Last week, I attended the memorial services for Jim Giller, a remarkable attorney who practiced law for nearly 60 years and served as the President of the Alameda County Bar Association in 1976. I knew a little about Jim – I had lunch with Jim and Spencer on a number of occasions, and he had explained to me in detail his role in the creation of the Court Appointed Attorney Program (CAAP – the indigent criminal defense panel that handles cases where the Public Defender has a conflict) back in the 1970’s. He had been an active member of the CAAP panel, and the CAAP Advisory Committee, until quite soon before his passing. I knew that he was a well-respected criminal defense attorney and a very funny guy.
But it turns out, of course, that people have so many more sides to them than what most of us get to see. I knew a fair bit about his professional career (though I certainly learned more) – but I really didn’t know much about his family life, and how beloved he was (to such a large clan). Similarly, Jim’s daughter-in-law said to me, “We knew Jim as a father, grandfather, cousin and uncle – we had no idea the depth of his involvement in the legal community, or the extent of his reputation there!” This is, in many ways, what a memorial service does: it gives us all, for the first time, a rounded picture of someone we thought we knew.
So here’s some of what I learned about Jim Giller.
Remember how I said he was funny? Well, it turns out that’s a familial trait. His son, instead of giving a eulogy, did an “exit review” for his dad, complete with a power point covering strengths, and “areas for improvement.” (Among both the strengths and the areas for improvement we heard about singing – Jim was enthusiastic but not skilled – and humor –“Giller humor” was not appreciated by everyone.) We also heard from an elderly cousin (“If you can’t hear me, raise your hand”). Jim came from a clan some thirty strong, originally in Minnesota, and he was clearly beloved.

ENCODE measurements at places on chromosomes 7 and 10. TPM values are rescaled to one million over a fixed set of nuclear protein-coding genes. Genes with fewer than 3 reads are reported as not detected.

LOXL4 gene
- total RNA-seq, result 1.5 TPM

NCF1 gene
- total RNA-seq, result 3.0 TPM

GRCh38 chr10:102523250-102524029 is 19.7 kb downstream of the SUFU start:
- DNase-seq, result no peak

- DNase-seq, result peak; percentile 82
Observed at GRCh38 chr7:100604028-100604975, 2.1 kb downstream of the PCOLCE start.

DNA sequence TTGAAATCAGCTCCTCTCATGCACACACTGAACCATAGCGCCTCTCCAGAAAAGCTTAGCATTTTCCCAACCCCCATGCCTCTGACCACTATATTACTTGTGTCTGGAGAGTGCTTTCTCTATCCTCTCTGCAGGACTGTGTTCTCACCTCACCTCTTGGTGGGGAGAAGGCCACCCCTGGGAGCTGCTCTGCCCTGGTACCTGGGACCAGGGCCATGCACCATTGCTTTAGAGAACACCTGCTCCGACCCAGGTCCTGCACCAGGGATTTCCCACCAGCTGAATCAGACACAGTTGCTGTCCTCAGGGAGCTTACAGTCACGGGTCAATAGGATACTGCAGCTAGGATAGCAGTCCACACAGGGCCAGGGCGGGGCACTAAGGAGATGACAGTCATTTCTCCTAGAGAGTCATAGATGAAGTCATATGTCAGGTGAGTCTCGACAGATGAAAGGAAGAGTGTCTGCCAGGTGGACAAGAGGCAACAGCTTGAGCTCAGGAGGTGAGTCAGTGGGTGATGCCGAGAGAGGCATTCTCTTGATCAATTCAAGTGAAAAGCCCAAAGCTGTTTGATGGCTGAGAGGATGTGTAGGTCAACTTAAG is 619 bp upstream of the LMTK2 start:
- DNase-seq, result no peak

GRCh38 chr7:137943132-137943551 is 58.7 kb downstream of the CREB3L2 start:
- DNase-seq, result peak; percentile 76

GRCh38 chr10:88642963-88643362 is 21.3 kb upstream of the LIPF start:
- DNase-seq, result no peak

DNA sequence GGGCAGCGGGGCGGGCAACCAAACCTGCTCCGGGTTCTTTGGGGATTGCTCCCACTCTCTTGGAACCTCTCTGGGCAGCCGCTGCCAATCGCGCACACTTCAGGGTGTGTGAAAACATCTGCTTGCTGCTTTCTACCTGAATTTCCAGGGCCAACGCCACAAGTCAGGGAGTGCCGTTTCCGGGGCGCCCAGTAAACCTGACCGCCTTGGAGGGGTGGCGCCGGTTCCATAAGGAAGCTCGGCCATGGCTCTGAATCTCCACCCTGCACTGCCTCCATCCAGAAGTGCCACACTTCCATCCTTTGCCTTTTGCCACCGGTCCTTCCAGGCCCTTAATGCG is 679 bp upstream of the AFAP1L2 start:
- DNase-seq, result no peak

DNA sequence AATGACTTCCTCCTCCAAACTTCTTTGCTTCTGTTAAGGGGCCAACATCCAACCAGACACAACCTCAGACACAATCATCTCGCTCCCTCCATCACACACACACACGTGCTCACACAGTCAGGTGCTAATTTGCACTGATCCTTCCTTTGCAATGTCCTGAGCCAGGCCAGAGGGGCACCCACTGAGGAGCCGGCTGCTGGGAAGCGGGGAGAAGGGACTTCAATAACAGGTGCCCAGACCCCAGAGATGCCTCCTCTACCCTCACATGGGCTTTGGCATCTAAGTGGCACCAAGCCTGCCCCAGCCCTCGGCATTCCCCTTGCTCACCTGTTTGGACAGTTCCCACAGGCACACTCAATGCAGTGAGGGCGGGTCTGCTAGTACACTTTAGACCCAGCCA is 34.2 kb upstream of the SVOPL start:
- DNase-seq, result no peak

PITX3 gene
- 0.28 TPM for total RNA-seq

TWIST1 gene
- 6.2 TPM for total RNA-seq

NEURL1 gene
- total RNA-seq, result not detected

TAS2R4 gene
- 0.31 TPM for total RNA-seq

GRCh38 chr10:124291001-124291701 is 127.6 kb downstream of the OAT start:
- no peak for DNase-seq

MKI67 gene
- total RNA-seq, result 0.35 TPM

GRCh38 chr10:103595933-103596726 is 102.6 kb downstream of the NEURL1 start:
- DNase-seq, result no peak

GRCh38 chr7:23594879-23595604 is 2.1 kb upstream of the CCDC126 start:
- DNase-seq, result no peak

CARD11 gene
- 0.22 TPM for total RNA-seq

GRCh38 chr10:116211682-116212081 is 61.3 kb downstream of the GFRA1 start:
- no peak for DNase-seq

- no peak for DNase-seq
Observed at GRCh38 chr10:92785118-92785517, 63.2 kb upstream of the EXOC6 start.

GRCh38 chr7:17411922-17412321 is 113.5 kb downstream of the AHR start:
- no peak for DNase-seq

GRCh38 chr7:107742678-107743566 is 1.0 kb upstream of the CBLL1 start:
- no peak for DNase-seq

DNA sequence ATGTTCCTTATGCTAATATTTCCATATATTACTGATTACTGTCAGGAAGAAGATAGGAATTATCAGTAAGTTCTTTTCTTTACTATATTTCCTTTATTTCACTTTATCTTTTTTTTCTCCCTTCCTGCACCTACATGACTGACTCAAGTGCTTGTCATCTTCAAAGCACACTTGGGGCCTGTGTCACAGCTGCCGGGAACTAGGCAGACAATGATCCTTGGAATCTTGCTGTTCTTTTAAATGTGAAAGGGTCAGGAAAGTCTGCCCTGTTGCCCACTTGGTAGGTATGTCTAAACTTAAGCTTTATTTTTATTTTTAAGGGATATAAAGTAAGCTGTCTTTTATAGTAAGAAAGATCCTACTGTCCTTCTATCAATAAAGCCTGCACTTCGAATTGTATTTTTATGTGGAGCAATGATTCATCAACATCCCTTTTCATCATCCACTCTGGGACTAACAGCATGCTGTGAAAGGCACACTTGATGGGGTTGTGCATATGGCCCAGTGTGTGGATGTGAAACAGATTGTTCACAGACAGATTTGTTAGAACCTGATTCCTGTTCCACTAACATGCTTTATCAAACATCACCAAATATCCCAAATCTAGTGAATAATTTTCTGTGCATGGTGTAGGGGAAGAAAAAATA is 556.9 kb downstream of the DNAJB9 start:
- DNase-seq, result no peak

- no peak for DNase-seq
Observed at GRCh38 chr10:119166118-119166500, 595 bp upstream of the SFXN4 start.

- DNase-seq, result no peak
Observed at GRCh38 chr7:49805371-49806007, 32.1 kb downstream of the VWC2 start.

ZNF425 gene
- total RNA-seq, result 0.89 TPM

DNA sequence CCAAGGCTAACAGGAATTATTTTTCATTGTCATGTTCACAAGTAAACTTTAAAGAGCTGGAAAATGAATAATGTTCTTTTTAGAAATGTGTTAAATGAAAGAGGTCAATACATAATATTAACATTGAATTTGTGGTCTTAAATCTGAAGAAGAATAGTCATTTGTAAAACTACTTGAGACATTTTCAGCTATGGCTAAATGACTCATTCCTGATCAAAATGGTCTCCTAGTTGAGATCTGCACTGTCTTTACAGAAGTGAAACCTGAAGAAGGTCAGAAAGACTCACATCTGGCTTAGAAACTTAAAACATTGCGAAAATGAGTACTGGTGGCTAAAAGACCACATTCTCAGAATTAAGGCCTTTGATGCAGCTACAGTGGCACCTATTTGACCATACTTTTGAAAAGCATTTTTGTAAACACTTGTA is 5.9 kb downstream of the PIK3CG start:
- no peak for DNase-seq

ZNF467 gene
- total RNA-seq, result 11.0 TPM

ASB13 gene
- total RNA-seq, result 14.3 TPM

The “other side”
One of the fascinating things I learned about Jim was his many deep friendships with prosecutors. Given how devoted he was to criminal defense, I would have expected him to reject consorting with the “other side,” as we often see today. But Jim was well-loved on both sides of the courtroom, and his son Scott spoke with surprise about how many of those DA’s came to visit his father in his failing months. One of his closest friends was Judge Stuart Hing, who was a DA for many years before being appointed to the bench. Jim and Judge Hing rode bikes together, went out to dinner together, and gossiped together. (Judge Hing told us that the saying was, or should have been, “telephone, telegraph, or tell Jim and Stuart.”) They also got into scrapes together – Judge Hing talked about when they were in Jim’s car together, and Jim hit a police car and caused minor damage. As he tried to back away from the collision point, Jim very nearly hit the car again – this time with the officer standing right there. I also loved the story about Jim arriving more than an hour late for a dinner with Judge Hing and other friends. He explained that he was stopped by a police officer for a minor infraction, and the officer asked him “Would you mind telling me what happened?” Jim sighed, and said, “Would it do any good?” This did not sit well with the officer.
The Giller Test
Jim Giller was devoted to the law. His son Jeff reminded us of the maxim that no one ever said, on his death bed, I wish I’d spent more time at work – actually, he said, this was truly how his dad felt. Jim practiced until his health wouldn’t allow him to continue, and even then, Jeff says, they had to drag him kicking and screaming away from his practice. He was a true believer.
Jim tried fourteen capital cases and, according to one speaker, only one of those clients was sentenced to death. Judge Hing described a brilliant closing statement that Jim delivered on behalf of one of those clients, where Jim asked the jury to imagine that the defendant had a heart attack, right here and now, in this courtroom. Would they want to call 911? If so, they must think that there is something worth saving in that defendant – and they should not sentence him to die. For years thereafter, as DA’s, now-judges Hing and Jacobson would ask themselves about other cases, “Could I pass the Giller test?”
There was a lot of love in that room, and respect, and humor. You could almost hear Jim, chiming in and correcting the stories as they came. What a fitting send-off for a complex, intelligent, loving – and yes, funny man. We will miss you, Jim.